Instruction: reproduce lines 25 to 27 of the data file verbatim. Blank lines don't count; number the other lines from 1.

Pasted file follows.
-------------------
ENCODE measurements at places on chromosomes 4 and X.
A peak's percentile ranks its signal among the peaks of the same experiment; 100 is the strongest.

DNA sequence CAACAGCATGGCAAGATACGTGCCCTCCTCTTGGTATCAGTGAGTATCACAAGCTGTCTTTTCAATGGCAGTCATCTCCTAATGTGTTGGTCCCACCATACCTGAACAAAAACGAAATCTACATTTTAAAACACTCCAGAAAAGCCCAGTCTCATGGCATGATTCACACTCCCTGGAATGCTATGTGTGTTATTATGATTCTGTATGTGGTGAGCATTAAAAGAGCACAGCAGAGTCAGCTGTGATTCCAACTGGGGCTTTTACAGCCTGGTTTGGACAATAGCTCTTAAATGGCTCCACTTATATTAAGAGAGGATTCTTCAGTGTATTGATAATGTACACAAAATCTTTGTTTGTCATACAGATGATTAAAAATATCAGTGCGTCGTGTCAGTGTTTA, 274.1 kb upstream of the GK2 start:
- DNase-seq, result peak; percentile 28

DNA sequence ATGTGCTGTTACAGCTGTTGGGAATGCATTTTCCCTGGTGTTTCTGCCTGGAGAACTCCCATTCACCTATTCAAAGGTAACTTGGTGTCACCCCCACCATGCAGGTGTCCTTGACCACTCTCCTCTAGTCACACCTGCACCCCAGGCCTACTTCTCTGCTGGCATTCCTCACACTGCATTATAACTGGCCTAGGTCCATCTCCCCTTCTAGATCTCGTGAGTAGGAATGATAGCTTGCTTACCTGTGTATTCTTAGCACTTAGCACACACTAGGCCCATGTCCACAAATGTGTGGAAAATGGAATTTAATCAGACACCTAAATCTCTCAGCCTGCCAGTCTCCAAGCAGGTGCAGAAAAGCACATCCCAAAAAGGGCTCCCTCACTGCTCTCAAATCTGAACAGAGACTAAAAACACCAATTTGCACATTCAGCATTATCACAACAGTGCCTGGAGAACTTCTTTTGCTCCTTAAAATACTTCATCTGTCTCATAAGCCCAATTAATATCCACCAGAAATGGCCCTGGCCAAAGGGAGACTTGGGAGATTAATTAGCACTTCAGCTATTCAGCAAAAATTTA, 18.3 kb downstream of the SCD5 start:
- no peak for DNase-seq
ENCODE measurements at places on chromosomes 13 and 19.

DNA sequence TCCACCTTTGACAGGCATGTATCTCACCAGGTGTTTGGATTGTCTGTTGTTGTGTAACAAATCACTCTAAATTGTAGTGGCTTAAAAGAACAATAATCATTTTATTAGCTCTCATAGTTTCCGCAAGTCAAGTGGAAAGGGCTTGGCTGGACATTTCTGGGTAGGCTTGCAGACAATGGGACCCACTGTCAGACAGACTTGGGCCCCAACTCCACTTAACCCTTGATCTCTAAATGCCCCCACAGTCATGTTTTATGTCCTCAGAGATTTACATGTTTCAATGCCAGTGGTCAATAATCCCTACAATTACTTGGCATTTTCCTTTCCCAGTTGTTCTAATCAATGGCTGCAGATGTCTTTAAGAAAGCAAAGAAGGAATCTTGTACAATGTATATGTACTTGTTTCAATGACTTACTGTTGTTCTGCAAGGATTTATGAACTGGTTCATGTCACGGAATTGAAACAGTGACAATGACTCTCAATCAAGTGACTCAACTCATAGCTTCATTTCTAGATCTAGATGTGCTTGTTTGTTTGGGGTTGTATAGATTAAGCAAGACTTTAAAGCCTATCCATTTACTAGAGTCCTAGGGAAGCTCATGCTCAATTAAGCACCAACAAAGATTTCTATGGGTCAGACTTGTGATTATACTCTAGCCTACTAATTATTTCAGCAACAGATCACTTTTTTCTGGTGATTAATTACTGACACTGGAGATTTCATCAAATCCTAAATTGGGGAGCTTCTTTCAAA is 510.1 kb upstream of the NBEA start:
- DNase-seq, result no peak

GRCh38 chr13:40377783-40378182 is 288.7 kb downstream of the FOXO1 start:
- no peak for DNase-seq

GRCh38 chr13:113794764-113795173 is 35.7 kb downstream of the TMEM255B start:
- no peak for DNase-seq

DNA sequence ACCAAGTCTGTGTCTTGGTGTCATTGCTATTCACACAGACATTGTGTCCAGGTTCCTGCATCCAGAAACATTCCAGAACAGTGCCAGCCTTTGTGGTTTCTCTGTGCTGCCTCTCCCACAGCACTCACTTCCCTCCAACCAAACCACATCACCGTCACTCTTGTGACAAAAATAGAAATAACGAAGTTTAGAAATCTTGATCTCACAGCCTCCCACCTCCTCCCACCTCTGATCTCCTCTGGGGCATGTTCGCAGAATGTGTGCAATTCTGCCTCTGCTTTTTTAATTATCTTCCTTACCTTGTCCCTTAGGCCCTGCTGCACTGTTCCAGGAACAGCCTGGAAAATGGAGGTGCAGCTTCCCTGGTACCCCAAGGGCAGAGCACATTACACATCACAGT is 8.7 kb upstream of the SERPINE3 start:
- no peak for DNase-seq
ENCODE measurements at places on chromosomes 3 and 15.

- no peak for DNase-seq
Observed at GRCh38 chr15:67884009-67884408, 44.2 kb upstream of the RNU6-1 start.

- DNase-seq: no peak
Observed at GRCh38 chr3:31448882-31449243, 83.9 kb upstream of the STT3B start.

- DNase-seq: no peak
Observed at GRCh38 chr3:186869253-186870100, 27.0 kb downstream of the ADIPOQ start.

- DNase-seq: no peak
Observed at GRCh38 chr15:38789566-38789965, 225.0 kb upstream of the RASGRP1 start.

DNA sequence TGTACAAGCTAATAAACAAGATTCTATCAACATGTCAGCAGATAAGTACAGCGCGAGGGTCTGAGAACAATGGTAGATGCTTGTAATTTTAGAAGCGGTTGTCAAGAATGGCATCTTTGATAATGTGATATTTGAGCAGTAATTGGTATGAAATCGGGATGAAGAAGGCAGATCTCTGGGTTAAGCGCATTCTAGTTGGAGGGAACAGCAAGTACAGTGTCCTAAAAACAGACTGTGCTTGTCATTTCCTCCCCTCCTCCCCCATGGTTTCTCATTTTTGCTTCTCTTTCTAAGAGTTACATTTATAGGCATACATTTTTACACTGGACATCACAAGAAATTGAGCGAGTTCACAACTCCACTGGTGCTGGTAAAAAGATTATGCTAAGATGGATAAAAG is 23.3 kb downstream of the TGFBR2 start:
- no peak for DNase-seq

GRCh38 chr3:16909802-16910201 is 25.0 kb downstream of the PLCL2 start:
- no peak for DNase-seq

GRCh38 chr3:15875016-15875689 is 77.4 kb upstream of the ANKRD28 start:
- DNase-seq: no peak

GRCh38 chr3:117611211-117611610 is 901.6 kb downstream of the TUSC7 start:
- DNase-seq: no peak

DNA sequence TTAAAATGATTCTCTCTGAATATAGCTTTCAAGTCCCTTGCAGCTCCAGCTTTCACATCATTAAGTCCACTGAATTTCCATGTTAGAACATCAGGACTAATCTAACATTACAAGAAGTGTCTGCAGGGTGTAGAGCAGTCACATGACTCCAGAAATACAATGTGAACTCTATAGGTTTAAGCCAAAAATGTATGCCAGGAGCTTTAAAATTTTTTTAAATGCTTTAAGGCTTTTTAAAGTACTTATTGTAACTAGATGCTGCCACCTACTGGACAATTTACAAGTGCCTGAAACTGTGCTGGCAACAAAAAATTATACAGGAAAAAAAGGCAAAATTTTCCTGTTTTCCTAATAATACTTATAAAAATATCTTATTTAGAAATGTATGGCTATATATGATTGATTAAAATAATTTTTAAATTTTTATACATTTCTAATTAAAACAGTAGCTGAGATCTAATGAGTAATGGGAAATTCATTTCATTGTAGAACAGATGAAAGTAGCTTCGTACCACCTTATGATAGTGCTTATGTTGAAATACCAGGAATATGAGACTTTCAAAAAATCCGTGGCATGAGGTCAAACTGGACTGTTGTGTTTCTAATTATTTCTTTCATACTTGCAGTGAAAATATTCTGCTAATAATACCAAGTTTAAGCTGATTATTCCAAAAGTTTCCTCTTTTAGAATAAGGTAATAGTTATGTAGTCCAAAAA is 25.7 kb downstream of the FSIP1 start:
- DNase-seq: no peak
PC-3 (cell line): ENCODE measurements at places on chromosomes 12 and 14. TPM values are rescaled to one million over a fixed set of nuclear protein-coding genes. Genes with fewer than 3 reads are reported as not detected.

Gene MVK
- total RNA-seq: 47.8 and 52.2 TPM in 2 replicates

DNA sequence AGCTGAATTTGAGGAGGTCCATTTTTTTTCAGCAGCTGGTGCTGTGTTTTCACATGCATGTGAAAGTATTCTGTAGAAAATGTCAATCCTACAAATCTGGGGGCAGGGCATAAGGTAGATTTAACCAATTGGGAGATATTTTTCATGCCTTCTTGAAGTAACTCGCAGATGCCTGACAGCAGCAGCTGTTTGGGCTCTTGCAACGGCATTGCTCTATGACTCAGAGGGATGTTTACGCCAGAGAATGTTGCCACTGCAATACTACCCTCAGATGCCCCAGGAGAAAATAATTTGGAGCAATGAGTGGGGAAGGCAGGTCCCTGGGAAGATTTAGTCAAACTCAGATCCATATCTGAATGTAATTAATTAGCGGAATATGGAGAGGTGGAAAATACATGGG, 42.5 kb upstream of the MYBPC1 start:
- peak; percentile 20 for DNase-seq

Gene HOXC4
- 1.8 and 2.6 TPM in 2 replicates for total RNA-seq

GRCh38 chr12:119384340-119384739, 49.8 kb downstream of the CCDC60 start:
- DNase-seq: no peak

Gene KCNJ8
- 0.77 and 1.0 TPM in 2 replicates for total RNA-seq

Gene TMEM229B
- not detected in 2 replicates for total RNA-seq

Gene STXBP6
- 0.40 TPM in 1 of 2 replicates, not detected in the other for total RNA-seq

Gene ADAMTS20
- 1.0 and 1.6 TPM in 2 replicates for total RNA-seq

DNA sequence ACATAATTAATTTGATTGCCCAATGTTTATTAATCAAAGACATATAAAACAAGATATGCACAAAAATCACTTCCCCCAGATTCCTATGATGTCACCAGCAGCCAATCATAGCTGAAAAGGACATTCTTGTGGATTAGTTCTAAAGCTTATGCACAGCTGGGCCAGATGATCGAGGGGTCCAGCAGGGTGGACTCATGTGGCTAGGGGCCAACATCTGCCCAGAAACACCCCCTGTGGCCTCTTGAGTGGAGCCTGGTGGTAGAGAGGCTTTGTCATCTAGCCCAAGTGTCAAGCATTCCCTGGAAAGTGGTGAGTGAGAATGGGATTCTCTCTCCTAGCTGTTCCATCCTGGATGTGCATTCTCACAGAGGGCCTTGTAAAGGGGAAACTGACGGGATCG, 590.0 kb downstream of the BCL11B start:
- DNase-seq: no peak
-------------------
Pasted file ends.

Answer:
DNA sequence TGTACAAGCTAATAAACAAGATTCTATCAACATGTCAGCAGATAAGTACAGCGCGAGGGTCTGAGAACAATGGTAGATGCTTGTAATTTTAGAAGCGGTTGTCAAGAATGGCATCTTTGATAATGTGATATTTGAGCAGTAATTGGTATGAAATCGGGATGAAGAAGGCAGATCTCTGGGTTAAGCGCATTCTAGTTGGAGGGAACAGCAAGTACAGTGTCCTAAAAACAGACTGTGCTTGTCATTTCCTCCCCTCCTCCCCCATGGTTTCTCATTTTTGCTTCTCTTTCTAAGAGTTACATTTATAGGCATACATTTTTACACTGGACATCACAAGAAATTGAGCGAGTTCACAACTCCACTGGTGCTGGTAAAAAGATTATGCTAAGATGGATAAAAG is 23.3 kb downstream of the TGFBR2 start:
- no peak for DNase-seq

GRCh38 chr3:16909802-16910201 is 25.0 kb downstream of the PLCL2 start: